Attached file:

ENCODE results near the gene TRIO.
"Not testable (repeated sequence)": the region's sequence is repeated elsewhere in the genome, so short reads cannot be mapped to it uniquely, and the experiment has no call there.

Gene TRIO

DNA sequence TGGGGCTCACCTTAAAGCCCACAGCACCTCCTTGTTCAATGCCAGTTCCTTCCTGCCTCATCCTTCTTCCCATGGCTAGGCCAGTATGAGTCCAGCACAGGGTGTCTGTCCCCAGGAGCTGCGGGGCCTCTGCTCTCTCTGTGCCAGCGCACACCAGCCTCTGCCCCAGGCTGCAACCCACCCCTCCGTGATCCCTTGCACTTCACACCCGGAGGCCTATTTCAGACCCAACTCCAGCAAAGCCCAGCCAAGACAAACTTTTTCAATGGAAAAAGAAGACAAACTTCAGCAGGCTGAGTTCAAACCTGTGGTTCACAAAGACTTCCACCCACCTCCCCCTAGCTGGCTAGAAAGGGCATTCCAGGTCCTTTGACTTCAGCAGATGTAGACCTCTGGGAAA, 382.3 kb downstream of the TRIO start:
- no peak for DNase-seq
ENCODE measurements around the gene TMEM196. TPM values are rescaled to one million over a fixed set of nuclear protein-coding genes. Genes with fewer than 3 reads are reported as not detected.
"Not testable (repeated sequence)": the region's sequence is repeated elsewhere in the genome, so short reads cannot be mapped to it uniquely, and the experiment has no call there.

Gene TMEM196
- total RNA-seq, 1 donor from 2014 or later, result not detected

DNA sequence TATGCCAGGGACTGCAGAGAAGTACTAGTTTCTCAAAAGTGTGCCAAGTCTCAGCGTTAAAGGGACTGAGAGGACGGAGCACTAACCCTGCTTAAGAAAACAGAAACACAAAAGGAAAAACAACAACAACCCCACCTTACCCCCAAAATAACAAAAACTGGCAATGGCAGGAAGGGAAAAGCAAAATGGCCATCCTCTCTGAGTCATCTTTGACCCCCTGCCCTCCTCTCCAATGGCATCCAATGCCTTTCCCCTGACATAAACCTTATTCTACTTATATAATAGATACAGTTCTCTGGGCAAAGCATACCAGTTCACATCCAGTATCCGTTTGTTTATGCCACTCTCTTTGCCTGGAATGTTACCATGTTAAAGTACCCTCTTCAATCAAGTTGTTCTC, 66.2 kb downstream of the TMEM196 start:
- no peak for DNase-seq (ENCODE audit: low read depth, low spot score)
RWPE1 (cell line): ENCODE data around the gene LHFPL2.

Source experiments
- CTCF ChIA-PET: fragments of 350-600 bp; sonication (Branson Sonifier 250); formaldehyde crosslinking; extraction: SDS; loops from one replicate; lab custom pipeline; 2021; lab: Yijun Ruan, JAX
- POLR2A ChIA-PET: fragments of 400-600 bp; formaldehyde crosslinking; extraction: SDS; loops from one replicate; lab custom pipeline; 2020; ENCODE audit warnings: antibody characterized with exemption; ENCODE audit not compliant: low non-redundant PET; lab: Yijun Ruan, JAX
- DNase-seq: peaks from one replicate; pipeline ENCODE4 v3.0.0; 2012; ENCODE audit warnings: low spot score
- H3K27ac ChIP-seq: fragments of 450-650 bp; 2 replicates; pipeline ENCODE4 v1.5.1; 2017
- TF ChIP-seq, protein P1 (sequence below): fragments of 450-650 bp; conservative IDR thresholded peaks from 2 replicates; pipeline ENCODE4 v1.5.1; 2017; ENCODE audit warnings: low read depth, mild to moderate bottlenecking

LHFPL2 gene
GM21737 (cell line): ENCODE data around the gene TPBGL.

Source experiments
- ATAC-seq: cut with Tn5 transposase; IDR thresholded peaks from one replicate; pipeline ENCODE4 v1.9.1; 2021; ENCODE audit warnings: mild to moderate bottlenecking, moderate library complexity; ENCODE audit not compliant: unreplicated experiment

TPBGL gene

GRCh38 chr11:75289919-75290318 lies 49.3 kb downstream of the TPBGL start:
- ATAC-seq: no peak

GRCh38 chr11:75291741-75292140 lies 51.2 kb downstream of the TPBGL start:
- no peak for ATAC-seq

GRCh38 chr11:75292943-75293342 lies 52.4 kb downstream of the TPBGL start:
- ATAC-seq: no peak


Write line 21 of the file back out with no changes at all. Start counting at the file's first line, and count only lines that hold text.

Source experiments